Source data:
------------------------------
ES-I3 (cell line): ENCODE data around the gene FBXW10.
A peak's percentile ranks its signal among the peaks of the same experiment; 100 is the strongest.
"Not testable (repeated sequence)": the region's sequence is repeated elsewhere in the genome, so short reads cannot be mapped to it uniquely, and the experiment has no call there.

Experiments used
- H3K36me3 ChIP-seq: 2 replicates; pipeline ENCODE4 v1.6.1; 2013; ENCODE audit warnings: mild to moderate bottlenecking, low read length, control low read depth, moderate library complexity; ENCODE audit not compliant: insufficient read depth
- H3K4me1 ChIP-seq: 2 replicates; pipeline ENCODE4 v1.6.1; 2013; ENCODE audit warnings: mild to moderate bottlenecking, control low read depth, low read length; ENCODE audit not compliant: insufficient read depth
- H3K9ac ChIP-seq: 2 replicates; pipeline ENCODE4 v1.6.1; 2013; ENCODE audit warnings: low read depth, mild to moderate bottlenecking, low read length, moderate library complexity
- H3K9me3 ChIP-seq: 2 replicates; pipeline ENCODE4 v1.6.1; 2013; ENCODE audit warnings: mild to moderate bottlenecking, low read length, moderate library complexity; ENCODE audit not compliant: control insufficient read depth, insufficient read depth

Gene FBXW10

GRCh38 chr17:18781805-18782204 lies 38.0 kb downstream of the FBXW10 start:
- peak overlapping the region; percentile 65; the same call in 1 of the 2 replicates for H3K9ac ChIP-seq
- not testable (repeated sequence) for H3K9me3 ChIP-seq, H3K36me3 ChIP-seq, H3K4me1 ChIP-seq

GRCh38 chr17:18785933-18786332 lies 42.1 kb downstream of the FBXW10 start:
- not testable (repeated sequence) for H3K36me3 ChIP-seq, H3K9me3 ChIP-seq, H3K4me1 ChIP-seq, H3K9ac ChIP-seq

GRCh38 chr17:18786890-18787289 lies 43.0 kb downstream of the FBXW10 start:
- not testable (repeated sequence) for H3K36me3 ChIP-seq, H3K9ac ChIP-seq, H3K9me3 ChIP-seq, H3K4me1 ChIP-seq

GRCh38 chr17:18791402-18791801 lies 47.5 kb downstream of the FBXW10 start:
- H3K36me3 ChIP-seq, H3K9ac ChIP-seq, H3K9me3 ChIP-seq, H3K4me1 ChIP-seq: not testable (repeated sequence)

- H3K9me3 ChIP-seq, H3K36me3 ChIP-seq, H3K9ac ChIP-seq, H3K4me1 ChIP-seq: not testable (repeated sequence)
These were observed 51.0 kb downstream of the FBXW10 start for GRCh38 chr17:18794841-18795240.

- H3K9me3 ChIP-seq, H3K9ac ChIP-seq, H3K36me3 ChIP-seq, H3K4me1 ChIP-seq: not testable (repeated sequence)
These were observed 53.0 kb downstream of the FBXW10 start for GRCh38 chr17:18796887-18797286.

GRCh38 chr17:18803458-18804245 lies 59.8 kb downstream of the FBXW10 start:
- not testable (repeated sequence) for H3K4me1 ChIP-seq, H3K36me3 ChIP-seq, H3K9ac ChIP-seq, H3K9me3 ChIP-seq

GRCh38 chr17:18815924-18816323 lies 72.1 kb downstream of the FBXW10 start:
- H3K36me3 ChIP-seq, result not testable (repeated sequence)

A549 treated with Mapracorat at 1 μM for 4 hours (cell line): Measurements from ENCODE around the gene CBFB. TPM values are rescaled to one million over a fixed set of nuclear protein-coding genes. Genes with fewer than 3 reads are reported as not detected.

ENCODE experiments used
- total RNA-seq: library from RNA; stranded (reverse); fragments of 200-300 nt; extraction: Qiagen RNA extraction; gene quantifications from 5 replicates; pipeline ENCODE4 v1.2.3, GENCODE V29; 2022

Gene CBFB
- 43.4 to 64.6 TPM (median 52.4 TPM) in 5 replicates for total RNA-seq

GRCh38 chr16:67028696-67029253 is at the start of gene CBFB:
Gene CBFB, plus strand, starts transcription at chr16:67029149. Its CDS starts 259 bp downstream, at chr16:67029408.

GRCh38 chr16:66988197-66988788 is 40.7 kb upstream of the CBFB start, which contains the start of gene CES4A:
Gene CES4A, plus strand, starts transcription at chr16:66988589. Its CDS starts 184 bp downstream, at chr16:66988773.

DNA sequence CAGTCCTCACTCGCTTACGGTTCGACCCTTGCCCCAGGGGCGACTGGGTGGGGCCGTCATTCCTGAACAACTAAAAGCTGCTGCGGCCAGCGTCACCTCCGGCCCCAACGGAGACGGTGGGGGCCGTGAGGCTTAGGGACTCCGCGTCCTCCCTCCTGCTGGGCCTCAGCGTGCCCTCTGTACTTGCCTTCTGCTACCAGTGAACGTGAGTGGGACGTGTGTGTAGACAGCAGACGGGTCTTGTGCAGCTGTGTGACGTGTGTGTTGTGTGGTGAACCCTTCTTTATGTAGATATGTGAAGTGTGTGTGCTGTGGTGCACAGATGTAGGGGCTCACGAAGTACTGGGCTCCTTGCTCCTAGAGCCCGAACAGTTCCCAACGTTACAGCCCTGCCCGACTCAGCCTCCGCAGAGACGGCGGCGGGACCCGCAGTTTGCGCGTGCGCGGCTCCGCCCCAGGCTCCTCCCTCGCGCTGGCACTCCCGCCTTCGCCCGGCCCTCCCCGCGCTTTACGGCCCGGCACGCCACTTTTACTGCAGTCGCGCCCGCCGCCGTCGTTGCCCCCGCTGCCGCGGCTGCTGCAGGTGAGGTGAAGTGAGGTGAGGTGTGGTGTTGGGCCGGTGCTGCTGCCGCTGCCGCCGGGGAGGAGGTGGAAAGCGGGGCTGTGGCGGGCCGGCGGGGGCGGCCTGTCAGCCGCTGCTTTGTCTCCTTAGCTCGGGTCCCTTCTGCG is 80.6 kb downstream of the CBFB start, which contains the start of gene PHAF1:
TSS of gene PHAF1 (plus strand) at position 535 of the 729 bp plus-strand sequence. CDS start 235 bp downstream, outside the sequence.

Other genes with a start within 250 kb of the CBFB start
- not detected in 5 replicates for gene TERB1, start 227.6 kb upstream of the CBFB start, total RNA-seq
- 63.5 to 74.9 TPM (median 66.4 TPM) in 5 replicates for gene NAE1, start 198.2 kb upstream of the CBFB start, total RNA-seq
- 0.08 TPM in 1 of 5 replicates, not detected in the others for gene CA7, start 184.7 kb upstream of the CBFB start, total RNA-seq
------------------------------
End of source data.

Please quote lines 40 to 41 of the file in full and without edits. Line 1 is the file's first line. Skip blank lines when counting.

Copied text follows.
- 63.5 to 74.9 TPM (median 66.4 TPM) in 5 replicates for gene NAE1, start 198.2 kb upstream of the CBFB start, total RNA-seq
- 0.08 TPM in 1 of 5 replicates, not detected in the others for gene CA7, start 184.7 kb upstream of the CBFB start, total RNA-seq